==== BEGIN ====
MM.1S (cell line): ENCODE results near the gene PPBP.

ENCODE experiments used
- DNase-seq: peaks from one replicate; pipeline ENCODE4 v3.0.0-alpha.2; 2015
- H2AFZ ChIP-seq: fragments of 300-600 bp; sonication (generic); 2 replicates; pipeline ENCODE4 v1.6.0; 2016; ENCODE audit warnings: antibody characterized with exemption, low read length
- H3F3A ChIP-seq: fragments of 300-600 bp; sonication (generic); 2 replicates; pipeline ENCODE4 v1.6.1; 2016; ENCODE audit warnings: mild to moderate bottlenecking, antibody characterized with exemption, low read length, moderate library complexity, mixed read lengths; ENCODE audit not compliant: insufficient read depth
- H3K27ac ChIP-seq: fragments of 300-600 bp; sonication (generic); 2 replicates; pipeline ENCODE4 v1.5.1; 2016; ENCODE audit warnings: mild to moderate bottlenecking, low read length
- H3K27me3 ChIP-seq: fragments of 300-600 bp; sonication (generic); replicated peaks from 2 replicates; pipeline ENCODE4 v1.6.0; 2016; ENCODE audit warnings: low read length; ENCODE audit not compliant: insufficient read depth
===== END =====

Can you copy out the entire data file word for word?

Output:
MM.1S (cell line): ENCODE results near the gene PPBP.

ENCODE experiments used
- DNase-seq: peaks from one replicate; pipeline ENCODE4 v3.0.0-alpha.2; 2015
- H2AFZ ChIP-seq: fragments of 300-600 bp; sonication (generic); 2 replicates; pipeline ENCODE4 v1.6.0; 2016; ENCODE audit warnings: antibody characterized with exemption, low read length
- H3F3A ChIP-seq: fragments of 300-600 bp; sonication (generic); 2 replicates; pipeline ENCODE4 v1.6.1; 2016; ENCODE audit warnings: mild to moderate bottlenecking, antibody characterized with exemption, low read length, moderate library complexity, mixed read lengths; ENCODE audit not compliant: insufficient read depth
- H3K27ac ChIP-seq: fragments of 300-600 bp; sonication (generic); 2 replicates; pipeline ENCODE4 v1.5.1; 2016; ENCODE audit warnings: mild to moderate bottlenecking, low read length
- H3K27me3 ChIP-seq: fragments of 300-600 bp; sonication (generic); replicated peaks from 2 replicates; pipeline ENCODE4 v1.6.0; 2016; ENCODE audit warnings: low read length; ENCODE audit not compliant: insufficient read depth